Rain mitts are mitten shells made of waterproof fabric that can be worn alone or layered over insulating gloves or mittens to help keep hands warm and dry while hiking and camping in cold, wet, or windy conditions.
Some hikers prefer a lightweight rain mitt to protect their hands from heavy, persistent rainfall while others want a heavier, more durable, breathable rain shell that will last for days on end in icy or snowy conditions. The majority of backpackers and thru-hikers who need waterproof-breathable fabrics to protect their hands from the elements will find that an uninsulated rain mitten is warmer, more comfortable, and easier to use than a glove system when the weather is bad.
Body Fabric Weight
The main body fabric of a rain mitten is generally a 2- or 3-layer waterproof-breathable, ripstop-nylon sandwich with varying fabric weights from 1 to 4 oz/yd2. Lighter materials (up to 2 oz/yd2) provide better articulation and fine motor use when interacting with trekking poles, operating an upright canister stove, or adjusting your tent pitch. Heavier fabrics (up to 4 oz/yd2) are warmer, more water-resistant, and more durable.
A gauntlet hem closure, often an elastic-bound hem with a drawcord or toggle, secures the rain mitt in place without compromising its flexibility and durability. A wrist adjustment mechanism, such as a strap secured by a hook-and-loop patch or ladderloc buckle, is also an important feature. The wrist adjuster ensures that the mitt doesn’t move around while you are walking or scrambling.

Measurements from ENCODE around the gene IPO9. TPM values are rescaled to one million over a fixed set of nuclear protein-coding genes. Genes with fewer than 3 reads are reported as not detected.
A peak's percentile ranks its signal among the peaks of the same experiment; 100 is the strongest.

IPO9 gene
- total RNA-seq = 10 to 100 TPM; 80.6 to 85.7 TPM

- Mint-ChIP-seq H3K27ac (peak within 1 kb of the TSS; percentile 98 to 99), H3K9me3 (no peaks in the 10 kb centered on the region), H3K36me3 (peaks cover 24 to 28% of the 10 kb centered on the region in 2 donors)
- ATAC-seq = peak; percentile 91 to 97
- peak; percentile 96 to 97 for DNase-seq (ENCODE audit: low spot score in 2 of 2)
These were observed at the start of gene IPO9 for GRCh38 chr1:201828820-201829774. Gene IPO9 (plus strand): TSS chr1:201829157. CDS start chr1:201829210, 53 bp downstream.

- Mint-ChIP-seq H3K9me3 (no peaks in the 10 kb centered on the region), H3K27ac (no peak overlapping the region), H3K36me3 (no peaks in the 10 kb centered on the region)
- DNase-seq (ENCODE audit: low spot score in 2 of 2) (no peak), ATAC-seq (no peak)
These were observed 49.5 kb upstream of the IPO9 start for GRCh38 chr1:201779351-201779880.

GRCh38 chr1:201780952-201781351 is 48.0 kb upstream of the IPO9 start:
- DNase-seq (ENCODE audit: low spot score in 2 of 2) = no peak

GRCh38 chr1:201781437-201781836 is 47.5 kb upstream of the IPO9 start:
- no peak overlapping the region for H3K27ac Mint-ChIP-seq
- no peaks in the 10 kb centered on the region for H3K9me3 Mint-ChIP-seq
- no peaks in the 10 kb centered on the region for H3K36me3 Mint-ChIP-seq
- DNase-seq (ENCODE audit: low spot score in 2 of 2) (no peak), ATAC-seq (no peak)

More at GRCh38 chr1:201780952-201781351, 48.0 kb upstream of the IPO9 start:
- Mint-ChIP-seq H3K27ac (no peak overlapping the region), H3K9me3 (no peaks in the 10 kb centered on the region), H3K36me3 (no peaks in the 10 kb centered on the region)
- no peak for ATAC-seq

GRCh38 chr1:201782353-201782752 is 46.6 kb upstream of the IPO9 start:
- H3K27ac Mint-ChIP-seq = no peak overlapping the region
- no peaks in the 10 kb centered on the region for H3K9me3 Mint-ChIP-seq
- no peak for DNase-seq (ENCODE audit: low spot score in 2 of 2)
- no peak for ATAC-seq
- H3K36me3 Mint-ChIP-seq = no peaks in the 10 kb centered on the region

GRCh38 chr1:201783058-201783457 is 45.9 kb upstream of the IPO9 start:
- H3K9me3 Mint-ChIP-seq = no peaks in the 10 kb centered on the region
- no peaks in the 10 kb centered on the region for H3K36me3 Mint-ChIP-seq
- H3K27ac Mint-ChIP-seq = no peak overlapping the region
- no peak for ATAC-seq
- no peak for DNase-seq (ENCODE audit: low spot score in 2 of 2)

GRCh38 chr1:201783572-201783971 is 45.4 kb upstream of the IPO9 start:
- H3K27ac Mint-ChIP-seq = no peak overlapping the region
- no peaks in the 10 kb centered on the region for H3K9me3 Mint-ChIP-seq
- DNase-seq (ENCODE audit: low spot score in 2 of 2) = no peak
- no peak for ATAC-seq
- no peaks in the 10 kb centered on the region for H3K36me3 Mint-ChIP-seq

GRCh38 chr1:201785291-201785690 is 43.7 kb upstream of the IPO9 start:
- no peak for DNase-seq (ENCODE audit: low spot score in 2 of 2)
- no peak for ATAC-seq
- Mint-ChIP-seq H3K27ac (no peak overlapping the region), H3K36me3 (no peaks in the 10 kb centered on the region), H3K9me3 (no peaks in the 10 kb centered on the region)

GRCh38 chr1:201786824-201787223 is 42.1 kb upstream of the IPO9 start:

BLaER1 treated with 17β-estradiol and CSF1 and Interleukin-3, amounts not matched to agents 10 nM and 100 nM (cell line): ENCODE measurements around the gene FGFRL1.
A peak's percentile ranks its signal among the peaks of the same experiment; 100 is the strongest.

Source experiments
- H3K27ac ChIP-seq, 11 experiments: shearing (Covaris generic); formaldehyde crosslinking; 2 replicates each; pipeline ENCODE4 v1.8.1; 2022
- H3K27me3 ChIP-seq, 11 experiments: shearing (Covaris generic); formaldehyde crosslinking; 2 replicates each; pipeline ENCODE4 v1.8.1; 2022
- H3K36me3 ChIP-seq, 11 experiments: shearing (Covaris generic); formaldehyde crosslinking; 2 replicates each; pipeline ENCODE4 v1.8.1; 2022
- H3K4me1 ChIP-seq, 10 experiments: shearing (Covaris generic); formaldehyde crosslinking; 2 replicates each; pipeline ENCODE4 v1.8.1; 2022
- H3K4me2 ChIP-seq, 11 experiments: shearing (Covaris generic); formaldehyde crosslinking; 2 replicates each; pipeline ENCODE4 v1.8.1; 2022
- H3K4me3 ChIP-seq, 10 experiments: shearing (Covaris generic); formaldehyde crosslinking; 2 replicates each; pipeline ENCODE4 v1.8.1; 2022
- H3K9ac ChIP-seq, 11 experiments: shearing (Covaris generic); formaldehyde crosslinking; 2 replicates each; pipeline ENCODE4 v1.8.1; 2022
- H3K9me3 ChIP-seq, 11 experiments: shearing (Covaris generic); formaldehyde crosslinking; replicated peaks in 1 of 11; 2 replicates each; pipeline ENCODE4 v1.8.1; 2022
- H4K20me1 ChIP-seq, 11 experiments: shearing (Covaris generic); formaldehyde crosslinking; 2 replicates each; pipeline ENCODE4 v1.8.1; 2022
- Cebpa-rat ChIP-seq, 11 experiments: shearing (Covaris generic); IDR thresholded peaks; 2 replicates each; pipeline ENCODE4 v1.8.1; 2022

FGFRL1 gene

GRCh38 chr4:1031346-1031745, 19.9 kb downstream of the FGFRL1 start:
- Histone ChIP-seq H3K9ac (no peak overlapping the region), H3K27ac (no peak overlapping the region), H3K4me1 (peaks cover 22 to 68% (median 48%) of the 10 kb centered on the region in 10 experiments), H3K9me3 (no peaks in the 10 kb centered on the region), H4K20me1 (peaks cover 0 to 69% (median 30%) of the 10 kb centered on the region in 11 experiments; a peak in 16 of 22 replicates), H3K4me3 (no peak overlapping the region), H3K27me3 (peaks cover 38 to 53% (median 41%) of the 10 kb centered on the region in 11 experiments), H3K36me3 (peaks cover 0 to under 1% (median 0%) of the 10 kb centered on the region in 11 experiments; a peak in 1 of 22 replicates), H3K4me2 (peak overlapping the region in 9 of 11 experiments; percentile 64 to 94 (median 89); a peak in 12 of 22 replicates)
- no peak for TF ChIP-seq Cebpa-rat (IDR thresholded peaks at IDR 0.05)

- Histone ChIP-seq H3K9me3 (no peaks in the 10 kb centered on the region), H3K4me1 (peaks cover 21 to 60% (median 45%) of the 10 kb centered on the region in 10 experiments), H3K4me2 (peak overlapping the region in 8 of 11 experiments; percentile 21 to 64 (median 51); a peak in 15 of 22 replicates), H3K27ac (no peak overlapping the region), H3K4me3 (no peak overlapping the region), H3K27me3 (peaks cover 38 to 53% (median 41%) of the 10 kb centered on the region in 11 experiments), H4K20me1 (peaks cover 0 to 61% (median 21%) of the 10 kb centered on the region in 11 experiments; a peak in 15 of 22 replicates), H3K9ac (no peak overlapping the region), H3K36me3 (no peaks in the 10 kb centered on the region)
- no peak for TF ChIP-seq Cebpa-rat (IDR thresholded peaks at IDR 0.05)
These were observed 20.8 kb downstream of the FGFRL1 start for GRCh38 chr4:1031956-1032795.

Articulation and Fit
The articulation of a rain mitten is measured by its ability to open and close a jacket zipper, operate a headlamp, or open/close a zip-closure plastic baggie. The mitt’s cuff is also evaluated for its ability to fit over a midweight fleece glove.
A longer gauntlet length adds weight but improves the seal between a rain mitts jacket cuff and the mitt’s cuff by creating more overlap. This is particularly useful for hikers who are scrambling or reaching while wearing the mitt, since it can allow the user’s fingers to slide more easily into the cuff of the jacket or the cuff of the rain mitt.
Some mitts have palms that are reinforced with thermally fused patches of grippier material or a layer of grippy polyurethane (referred to hereafter as TPU). This helps reduce the amount of abrasion that occurs when gripping trekking poles, performing fine-motor tasks, or adjusting your tent pitch.
The durability of a rain mitten is measured by how long the gauntlet and the wrist adjustments remain intact after being subjected to long-term, intensive, repeated use. Some mitts will delaminate or become brittle over time, but many of the most well-performing mitts have been used by long distance thru-hikers, mountaineers, and adventurers for years without showing any sign of wear.
We recommend that all backpackers and thru-hikers consider purchasing at least one pair of rain mitts to protect their hands from the elements. Depending on your needs and personal preferences, the rain mittens you choose will help to determine the type of gear and clothing you bring on your next trip or vacation.